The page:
Christianity Today 
Wednesday, May 12, 2010
If Elena Kagan, President Obama’s nominee to the Supreme Court, is confirmed, the nation’s high court will be, for the first time in its history, devoid of Protestants. Kagan is Jewish, as are Justices Stephen Breyer and Ruth Bader Ginsburg. All of the other justices—Chief Justice John Roberts, Samuel Alito, Anthony Kennedy, Antonin Scalia, Clarence Thomas, and Sonia Sotomayor—are Catholic. How did this situation come about in a historically Protestant-dominated country? And should evangelicals be concerned?
It’s important to note that the composition of the Supreme Court has never reflected the composition of the country. All justices were white until the appointment of Thurgood Marshall in 1967, and all justices were male until the appointment of Sandra Day O’Connor in 1981. When President Andrew Jackson appointed the court’s first Catholic member, Roger Taney, in 1836, the Roman Catholic Church was already well on its way to becoming the country’s largest single Christian body. Most justices have also shared connections to a small group of elite schools. Harvard Law School trained the highest number, 14 justices, including five members of the current court. (Justice Ginsburg attended HLS but graduated from Columbia.) Kagan, a graduate and former dean of HLS, would make a sixth.
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Throughout the court’s history, some groups—notably Episcopalians, Presbyterians, Unitarians, and Jews—have been significantly overrepresented in comparison to their prevalence in the American population, while other groups have been significantly underrepresented. Though Baptists constitute the country’s largest Protestant group, there have been just three Baptist justices. The second-largest Protestant group, Methodists, have supplied only five. There has never been a Pentecostal justice, despite that movement’s explosive growth since the Azusa Street Revival of 1906.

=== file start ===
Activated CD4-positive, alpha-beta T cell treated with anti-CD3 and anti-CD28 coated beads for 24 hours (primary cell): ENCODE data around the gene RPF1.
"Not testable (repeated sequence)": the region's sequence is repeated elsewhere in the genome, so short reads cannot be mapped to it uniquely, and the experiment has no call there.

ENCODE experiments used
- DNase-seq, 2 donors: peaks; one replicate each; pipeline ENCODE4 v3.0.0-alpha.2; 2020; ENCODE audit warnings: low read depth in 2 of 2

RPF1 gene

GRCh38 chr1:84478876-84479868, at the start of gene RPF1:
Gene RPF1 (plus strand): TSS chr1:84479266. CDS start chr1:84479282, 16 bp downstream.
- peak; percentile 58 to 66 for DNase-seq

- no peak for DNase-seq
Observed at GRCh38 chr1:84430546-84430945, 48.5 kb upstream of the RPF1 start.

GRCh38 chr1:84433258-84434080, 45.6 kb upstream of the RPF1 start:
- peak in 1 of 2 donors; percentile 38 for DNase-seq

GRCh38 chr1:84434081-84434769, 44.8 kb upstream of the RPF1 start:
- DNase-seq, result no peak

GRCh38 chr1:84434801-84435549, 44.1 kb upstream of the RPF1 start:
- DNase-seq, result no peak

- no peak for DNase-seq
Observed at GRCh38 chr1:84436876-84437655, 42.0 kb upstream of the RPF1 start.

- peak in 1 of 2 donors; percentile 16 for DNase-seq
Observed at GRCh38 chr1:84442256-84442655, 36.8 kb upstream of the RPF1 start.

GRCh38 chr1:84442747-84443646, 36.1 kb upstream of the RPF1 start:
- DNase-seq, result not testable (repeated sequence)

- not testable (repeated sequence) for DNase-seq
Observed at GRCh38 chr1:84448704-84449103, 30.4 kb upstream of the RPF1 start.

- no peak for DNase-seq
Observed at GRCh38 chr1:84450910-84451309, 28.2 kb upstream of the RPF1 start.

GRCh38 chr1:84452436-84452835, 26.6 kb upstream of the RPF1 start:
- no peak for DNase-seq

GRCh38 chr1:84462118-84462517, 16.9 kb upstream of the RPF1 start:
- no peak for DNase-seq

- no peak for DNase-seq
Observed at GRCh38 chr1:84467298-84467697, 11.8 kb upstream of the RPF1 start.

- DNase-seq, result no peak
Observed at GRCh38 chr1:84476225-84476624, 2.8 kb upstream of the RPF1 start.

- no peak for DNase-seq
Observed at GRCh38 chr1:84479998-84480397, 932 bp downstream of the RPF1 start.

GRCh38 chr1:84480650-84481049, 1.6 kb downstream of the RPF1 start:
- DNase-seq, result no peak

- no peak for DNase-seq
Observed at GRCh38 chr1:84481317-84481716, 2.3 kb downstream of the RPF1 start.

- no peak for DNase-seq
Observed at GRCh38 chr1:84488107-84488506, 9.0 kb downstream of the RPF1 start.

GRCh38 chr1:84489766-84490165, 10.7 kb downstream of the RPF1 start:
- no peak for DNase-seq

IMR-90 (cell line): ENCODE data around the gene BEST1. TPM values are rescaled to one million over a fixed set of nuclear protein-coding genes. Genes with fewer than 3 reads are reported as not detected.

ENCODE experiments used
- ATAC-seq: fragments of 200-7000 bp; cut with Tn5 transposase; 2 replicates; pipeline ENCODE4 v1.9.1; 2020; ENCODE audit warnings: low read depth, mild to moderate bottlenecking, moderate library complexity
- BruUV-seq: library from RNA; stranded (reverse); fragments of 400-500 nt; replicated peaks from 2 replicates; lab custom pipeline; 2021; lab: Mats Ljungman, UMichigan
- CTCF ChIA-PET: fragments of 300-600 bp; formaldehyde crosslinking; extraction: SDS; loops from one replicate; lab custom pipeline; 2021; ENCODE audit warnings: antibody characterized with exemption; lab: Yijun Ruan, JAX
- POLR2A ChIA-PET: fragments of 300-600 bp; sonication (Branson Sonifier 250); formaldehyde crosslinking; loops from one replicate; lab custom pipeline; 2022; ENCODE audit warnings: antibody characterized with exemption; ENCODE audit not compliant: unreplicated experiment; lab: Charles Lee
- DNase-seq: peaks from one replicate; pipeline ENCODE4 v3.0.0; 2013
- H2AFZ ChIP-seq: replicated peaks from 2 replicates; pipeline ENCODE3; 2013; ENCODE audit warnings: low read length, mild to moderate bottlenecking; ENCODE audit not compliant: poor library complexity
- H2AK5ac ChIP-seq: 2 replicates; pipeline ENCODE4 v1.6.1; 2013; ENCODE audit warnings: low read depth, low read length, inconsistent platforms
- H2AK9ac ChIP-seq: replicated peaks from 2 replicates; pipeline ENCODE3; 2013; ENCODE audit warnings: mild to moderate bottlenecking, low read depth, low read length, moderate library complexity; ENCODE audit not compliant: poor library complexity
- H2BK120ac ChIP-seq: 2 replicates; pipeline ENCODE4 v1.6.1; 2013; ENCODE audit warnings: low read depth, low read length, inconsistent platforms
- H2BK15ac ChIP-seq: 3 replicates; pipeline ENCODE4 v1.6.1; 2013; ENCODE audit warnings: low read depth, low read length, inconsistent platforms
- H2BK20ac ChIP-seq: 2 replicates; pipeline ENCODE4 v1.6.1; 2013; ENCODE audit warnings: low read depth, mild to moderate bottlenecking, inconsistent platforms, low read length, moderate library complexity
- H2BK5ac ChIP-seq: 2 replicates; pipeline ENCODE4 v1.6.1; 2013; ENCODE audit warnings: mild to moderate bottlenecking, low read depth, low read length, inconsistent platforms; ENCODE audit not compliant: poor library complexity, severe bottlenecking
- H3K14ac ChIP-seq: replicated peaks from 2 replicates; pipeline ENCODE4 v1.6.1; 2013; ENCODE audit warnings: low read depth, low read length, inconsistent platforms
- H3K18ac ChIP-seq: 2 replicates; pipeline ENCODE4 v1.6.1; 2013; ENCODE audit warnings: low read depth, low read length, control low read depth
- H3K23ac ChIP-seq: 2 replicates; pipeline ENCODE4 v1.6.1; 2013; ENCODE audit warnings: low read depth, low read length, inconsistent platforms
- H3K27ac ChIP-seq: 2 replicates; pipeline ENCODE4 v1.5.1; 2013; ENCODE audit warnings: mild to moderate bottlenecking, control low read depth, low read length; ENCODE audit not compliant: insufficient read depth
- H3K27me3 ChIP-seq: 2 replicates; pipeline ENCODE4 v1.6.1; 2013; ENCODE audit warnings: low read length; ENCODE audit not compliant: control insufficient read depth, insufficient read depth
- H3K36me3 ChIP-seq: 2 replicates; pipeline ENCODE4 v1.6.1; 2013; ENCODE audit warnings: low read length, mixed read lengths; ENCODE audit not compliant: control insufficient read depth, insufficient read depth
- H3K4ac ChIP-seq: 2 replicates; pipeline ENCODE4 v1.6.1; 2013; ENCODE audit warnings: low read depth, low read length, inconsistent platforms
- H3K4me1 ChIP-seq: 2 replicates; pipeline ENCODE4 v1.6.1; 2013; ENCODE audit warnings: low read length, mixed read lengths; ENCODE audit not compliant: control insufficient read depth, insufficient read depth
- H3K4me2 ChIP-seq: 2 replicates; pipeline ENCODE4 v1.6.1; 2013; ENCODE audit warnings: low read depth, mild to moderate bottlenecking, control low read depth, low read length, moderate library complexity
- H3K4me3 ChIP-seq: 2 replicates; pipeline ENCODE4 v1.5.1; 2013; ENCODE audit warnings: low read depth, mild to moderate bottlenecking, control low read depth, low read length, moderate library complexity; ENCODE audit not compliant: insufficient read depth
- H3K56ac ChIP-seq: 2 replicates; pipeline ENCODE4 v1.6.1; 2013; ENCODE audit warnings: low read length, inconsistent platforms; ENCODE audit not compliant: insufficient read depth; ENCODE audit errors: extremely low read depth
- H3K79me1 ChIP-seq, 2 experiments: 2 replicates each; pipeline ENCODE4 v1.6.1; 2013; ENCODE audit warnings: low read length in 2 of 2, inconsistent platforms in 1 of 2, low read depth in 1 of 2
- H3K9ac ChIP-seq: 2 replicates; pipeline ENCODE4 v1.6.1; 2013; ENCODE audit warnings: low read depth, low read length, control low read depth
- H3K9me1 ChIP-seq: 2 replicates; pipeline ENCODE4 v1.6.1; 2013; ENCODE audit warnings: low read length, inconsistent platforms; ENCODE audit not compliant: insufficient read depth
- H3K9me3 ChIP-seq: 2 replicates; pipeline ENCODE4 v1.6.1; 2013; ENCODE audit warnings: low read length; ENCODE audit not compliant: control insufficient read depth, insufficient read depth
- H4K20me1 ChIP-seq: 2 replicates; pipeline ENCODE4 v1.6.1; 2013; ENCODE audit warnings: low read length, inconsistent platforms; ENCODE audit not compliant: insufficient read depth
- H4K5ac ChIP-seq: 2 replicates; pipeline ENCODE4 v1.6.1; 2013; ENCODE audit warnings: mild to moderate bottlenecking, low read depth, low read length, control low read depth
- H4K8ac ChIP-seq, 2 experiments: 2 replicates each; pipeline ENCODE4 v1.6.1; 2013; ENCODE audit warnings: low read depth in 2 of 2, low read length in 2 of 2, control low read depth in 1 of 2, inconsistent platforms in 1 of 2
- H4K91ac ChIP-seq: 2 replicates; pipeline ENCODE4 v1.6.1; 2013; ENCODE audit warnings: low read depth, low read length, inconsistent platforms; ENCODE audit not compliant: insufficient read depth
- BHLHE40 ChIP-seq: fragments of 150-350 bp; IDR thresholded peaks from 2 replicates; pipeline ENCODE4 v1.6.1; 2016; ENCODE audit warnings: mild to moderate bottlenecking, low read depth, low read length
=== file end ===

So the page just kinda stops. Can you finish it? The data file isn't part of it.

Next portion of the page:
The mismatch between Supreme Court members and average Americans is in part an example of the generally non-representational nature of elites, even in the supposedly egalitarian United States. From the late eighteenth to the middle of the twentieth century, a white Protestant establishment held sway, as Congregationalists (the heirs of the New England Puritans), Episcopalians, and Presbyterians pretty much ran the country and the rest of America’s Christians pretty much let them. Unitarians, who controlled Harvard, got to participate heavily in governance as well, despite the fact that most Americans considered them heretics. The revivalist traditions that caught fire in the nineteenth century, including Baptists, Methodists, and Disciples of Christ, rapidly outstripped the establishment churches in membership but never overtook them in terms of cultural power. Evangelicals, for the most part descendents of the revivalists, have enjoyed even less access to the country’s most exclusive halls of power, including the Supreme Court, the Senate, and the presidential offices at Ivy League universities.
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